Sunday 6th December

Prepare the way of the Lord  (Isaiah 40:1-11; Mark 1:1-8)

Isaiah’s words in the OT reading were addressed to people who for years had been living through a crisis and whose whole world had been shattered. If the Israelites had learnt nothing during the years of Exile then that period of history was completely wasted.

We know from our own experience in the 20th century that world shaking events often have a double and seemingly contradictory effect on human lif. They can bring about both a renewal of national loyalties and a wider vision of ‘one world’.

This was very much the case during Israel’s exile. The collapse of the nation brought about an intense awareness of the uniqueness of Israel’s calling. The exile awakened a new world consciousness; Israel’s faith was launched by the vision of new horizons. The people realised that they must look beyond their own circumscribed community to the whole civilised world if they would behold the glory and majesty of God’s purpose in history.

It was to this new future that Isaiah’s message to the exiled people pointed. His commission was to speak tenderly to Jerusalem – proclaiming to a despairing people that God was coming not to judge but to release them from captivity. Pardon, deliverance, restoration, and grace are the characteristic notes of his message of comfort and hope. It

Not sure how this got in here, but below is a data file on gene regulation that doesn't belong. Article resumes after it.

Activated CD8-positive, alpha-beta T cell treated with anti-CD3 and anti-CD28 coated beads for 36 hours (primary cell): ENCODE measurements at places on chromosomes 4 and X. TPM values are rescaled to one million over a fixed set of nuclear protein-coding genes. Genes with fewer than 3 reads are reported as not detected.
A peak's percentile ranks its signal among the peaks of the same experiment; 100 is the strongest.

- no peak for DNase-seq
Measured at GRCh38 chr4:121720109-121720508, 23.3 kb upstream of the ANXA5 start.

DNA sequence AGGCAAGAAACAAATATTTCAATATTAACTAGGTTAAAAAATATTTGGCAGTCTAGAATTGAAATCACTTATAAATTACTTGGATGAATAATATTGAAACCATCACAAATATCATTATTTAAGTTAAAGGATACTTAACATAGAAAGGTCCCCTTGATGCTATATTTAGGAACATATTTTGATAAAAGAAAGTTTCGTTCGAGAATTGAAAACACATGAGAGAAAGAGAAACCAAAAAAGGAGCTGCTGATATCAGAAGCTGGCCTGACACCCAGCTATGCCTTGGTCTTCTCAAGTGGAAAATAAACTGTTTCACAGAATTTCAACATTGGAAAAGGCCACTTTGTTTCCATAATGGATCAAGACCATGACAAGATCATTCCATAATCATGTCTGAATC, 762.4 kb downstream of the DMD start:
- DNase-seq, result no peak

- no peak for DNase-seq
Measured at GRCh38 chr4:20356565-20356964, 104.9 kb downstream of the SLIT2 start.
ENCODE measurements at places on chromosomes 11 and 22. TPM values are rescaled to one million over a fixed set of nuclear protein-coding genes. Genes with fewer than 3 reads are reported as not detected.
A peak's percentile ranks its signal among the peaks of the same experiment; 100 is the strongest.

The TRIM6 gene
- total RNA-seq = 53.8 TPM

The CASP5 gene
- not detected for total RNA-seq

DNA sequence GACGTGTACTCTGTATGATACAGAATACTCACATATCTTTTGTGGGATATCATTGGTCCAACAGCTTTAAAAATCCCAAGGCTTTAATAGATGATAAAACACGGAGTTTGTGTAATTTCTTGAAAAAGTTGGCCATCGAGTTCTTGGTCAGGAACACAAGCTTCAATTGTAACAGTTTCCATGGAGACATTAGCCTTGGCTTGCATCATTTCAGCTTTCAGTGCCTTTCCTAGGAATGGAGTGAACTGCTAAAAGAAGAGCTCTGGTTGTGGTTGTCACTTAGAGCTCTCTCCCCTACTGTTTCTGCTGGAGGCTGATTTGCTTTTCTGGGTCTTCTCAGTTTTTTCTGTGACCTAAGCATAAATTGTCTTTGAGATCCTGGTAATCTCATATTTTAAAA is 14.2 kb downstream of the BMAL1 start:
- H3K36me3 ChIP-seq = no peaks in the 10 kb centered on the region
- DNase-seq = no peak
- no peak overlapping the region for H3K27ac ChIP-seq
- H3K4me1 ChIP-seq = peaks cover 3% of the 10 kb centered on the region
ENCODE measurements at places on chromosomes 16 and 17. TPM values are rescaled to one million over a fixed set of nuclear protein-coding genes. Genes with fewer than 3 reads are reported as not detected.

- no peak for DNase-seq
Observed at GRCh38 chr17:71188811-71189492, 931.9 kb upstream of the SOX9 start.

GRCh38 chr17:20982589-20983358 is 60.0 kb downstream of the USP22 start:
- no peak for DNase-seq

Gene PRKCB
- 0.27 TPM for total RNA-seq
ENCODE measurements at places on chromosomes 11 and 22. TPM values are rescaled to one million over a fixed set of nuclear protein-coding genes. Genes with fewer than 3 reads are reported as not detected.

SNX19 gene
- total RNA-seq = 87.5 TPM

was a vision of a new age. It is this to ‘new’ age which the Gospel writers testify.

Isaiah spoke of ‘a voice crying in the wilderness to prepare the way of the Lord’. (Is.40:3). For Mark the voice in the wilderness is John’s, calling upon people to prepare for the coming of Jesus. His message is one of comfort, forgiveness and new beginning to those who find themselves in a wilderness of suffering and despair.

Mark has no lengthy genealogy in the way Matthew & Luke begin their Gospels in order to establish Jesus’ credentials, no stories of the birth of Jesus, no angels or wise men, no lengthy prologue as in John’s Gospel to indicate how Jesus stood in God’s great scheme of things. With no nonsense he goes straight to the heart of the matter – Jesus’ call to share
a new vision and change direction. Matthew, Luke & John all similarly feature John the Baptist’s call to repentance as the way of preparing for the coming of Jesus. For all the Gospels, John the Baptist represented the old order who spoke for the prophets of the past. He called on the people to prepare by committing to live in a new way, to be open to the reality of God’s presence in the coming of God in Jesus, enabling our lives to be renewed by his Spirit.

Michael Diffey